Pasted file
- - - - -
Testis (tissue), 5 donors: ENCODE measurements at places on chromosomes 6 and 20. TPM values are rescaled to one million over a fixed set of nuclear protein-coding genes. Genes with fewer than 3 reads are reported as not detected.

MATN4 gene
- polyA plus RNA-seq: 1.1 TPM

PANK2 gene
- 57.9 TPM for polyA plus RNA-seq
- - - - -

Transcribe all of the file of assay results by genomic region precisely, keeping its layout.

Testis (tissue), 5 donors: ENCODE measurements at places on chromosomes 6 and 20. TPM values are rescaled to one million over a fixed set of nuclear protein-coding genes. Genes with fewer than 3 reads are reported as not detected.

MATN4 gene
- polyA plus RNA-seq: 1.1 TPM

PANK2 gene
- 57.9 TPM for polyA plus RNA-seq